The ‘Hallelujah Chorus’ Traditionally Brings People to Their Feet

Hallelujah Chorus Handel
The Hallelujah Chorus is traditionally performed throughout the Christian world as part of the Easter celebration. Whether it is done on the concert stage with a large chorus and symphony orchestra or by church choirs accompanied by a pipe organ, it is the part of Handel’s Messiah that traditionally brings people to their feet. The reason behind this has more to do with royal protocol than anything else.

George Frideric Handel (1685-1759) was living in London when he received an invitation from the Lord Lieutenant of Dublin in 1741 to write a new oratorio. The work would be performed at the New Music Hall, April 13, 1742. The Messiah’s English-language libretto was written by Charles Jennens. Oratorios were based on sacred texts but did not have the scenery or costume expenses of operas. The English text was a nod to a growing trend in London that had been building during the 1730s for the words of musical works to be in the vernacular.

Prior to the premiere performance in Dublin, the management had asked ladies not to wear hoops and for men not to wear swords so that there would be room for more people. Their request was honored and a record number of 700 people attended the performance. The crowd wanted to see Handel, whose fame was already at the superstar level, and Susannah Cibber, the contralto soloist, who was involved in a scandalous divorce.

The Great Music Hall in Fishamble Street, Dublin, where Messiah was first performed
The Great Music Hall in Fishamble Street, Dublin, where Messiah was first performed

The Dublin performance was a huge success. The proceeds were divided among three charities: Mercer’s Hospital, the Charitable Infirmary, and prisoners’ debt relief. That initial success did not carry over to the early London performances. The London premiere was held at the Covent Garden Theatre, now the Royal Opera House at Covent Garden, on March 23, 1743, during the reign of George II. The theatrical location for the performance of a religious work was one of the criticisms by the press. It was in London where the tradition started of standing during the Hallelujah Chorus.

The Messiah is in three parts beginning with the prophets foretelling of Jesus’ birth and the Christmas story. Part two leads up to and includes the crucifixion and resurrection–the Easter story, and the third part is the spreading of Christianity and eternal life. The Hallelujah Chorus is at the end of the second part. The king was supposedly at the performance and stood up during the Hallelujah Chorus. According to royal protocol, when the king or queen stands, everyone else must stand and remain standing until the monarch returns to his or her seat.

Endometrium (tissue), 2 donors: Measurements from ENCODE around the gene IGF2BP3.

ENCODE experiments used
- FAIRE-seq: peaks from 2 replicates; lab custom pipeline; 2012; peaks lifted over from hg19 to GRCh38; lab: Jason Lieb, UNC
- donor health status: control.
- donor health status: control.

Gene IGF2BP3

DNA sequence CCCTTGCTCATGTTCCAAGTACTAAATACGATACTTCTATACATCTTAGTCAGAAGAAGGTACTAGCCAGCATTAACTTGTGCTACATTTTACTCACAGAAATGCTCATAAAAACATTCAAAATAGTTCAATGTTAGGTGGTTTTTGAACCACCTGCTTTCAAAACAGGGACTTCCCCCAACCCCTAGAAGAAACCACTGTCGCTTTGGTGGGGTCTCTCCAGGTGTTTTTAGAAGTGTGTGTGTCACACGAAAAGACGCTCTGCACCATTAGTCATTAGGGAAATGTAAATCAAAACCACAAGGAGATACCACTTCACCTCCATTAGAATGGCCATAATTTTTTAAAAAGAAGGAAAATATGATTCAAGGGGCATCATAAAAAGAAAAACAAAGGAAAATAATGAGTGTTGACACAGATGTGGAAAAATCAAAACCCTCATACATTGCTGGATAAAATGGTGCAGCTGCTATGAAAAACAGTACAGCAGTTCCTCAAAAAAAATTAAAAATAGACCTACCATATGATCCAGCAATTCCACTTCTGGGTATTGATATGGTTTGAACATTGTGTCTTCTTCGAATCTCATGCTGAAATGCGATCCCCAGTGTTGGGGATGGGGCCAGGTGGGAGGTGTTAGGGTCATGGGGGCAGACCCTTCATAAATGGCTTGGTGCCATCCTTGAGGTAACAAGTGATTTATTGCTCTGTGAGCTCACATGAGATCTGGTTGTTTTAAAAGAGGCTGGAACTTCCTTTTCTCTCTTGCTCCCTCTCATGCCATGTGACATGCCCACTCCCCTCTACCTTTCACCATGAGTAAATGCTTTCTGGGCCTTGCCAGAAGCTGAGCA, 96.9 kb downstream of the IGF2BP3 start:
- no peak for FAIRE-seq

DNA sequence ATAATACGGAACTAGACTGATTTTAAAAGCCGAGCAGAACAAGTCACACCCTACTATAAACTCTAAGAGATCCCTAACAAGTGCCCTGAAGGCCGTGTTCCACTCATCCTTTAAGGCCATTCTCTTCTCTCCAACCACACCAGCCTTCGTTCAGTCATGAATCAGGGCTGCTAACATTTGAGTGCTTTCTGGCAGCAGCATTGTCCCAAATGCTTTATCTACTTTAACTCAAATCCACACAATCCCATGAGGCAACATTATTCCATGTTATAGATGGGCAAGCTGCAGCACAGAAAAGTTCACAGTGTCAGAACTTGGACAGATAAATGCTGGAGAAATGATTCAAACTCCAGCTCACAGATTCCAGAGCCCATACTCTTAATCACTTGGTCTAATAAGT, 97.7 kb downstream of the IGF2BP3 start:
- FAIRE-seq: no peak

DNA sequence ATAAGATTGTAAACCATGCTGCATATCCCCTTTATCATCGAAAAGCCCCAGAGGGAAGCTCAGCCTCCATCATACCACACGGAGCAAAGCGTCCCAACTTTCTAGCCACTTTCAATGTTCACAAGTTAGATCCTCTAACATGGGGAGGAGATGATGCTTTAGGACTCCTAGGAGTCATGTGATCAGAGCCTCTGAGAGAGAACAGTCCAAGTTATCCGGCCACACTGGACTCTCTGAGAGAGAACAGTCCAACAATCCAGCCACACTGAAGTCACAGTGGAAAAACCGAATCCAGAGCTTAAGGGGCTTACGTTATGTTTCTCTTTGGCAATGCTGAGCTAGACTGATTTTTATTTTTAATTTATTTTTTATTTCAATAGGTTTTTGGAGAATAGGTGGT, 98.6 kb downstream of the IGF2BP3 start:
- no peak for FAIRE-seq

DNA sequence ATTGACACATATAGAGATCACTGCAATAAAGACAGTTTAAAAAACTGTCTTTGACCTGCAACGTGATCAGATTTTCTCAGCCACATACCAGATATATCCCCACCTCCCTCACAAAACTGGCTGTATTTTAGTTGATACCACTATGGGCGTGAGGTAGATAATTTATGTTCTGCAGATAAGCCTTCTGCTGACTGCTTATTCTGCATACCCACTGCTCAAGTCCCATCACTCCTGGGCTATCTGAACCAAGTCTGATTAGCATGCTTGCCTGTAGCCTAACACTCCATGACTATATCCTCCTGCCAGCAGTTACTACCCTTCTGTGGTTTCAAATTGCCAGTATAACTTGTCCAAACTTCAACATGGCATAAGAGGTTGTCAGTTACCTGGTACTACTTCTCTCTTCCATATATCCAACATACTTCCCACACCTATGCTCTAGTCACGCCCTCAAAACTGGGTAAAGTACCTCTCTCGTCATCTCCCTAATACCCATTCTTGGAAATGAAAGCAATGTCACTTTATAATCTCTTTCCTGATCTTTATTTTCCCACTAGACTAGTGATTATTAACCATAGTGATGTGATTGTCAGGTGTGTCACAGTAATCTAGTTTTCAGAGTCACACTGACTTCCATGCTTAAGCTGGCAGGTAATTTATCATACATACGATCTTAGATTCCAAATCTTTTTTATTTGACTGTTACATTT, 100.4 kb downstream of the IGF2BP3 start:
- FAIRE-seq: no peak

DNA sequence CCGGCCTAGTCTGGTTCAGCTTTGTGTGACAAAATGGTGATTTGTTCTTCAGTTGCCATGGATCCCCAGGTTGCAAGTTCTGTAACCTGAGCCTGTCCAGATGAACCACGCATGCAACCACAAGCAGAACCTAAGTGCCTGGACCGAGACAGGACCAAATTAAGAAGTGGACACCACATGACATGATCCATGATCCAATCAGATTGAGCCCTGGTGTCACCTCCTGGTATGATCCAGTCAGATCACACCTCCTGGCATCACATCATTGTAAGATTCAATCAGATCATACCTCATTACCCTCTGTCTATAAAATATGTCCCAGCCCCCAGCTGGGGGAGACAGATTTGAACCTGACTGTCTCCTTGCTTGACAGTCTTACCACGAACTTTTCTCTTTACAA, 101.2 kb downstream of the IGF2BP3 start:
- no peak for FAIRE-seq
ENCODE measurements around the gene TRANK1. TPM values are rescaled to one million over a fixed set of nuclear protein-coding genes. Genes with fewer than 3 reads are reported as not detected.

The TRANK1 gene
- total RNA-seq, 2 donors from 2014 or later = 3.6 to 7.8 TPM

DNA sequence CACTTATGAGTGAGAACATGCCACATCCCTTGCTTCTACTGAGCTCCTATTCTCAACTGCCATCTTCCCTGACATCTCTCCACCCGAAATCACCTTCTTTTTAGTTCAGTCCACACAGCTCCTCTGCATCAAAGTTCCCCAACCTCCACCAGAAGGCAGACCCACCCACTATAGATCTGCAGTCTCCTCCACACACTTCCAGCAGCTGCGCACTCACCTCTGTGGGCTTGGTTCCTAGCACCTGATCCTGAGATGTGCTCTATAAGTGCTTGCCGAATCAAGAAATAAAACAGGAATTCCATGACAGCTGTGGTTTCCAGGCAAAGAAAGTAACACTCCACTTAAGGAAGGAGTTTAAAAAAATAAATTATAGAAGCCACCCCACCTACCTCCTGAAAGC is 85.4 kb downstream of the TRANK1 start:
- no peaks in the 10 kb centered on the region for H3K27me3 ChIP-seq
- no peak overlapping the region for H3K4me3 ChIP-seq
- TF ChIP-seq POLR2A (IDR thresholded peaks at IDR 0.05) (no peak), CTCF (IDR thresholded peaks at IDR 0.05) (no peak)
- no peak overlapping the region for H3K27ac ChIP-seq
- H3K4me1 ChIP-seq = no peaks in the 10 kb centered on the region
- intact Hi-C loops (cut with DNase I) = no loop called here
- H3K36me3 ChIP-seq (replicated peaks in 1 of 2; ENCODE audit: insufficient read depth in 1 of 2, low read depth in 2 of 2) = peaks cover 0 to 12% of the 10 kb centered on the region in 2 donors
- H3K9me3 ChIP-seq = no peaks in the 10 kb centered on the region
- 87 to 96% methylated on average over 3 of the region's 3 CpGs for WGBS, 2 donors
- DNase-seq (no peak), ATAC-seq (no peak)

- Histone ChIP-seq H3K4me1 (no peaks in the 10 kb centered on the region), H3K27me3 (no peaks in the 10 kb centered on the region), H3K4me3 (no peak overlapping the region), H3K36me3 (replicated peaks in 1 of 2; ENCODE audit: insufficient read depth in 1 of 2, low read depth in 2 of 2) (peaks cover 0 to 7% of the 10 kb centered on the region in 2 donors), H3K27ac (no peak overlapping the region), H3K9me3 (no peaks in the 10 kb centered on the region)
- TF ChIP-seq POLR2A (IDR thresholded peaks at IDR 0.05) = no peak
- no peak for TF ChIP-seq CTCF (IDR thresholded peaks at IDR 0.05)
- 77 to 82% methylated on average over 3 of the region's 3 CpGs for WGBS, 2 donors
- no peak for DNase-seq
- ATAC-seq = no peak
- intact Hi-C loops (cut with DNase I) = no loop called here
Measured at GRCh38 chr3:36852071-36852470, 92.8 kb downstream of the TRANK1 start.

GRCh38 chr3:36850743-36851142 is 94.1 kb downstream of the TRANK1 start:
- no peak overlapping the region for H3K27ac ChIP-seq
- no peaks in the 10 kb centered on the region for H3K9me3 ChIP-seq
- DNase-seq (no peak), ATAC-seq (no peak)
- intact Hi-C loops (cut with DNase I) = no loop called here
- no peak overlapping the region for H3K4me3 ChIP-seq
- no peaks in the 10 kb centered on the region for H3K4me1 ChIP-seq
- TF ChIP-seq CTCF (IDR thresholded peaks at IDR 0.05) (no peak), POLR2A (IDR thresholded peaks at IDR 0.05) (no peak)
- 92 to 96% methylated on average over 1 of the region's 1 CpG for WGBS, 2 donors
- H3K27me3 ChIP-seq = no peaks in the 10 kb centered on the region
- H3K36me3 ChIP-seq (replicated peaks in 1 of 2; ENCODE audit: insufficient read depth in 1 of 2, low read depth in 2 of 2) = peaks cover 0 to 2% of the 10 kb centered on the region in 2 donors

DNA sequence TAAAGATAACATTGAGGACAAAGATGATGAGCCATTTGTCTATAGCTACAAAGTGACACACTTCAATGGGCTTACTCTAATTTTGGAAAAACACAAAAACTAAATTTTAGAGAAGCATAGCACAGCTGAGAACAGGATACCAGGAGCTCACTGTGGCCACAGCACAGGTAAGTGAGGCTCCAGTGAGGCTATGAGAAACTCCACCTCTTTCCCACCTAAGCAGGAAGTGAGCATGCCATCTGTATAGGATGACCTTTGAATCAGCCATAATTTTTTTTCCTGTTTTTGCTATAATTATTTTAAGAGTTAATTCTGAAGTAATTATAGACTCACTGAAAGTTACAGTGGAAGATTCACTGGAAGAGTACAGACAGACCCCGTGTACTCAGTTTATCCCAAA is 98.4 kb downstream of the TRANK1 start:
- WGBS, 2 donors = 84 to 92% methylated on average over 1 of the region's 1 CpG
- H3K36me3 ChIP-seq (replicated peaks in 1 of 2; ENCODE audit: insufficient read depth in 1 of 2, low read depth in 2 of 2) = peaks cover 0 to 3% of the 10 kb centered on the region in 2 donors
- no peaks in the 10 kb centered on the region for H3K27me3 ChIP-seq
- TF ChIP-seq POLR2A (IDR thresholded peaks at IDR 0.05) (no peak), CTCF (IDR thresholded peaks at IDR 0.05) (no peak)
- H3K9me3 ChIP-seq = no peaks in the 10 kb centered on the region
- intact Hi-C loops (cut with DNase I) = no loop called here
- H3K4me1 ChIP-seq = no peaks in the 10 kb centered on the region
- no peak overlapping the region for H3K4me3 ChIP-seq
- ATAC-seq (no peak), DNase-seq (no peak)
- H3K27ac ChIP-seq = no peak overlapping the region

There has since been a lot of speculation as to why George II stood or if he was even present at the performance. One letter written 37 years after the London premiere confirmed that George II was there. He started to get up and remained standing. Another theory was that the king was so impressed with the Hallelujah Chorus that he stood. Still other theories focus on the religious text combined with when people stand during a worship service.

Handel was frequently rewriting parts of the Messiah, adjusting and adding various instruments and arias. After the initial lackluster reviews of the London premiere, he canceled some of the performances that were already scheduled. In 1750, the oratorio was presented in the chapel of London’s Foundling Hospital as a charity performance. That became an annual event from then on and continued after Handel’s death.

london founding hospital
The chapel of the London’s Foundling Hospital, the venue for regular charity performances of Messiah from 1750

The oratorio was being performed more in the last years of his life. The typical number of singers included a chorus of 19 plus five soloists. The orchestra consisted of a string section, oboes, bassoons, two trumpets and horns, and drums. The last performance Handel attended was at Covent Garden, April 6, 1759. He died eight days later.

It was not until after his death that concert performances of the Messiah involved larger orchestras and choral groups. More than 270 years have passed since its world premiere. Regardless of the size of the orchestra or number of singers, whether it is performed on the concert stage or in a house of worship, and regardless of the reason why King George II stood up, protocol surrounding the Hallelujah Chorus continues a tradition that brings people to their feet.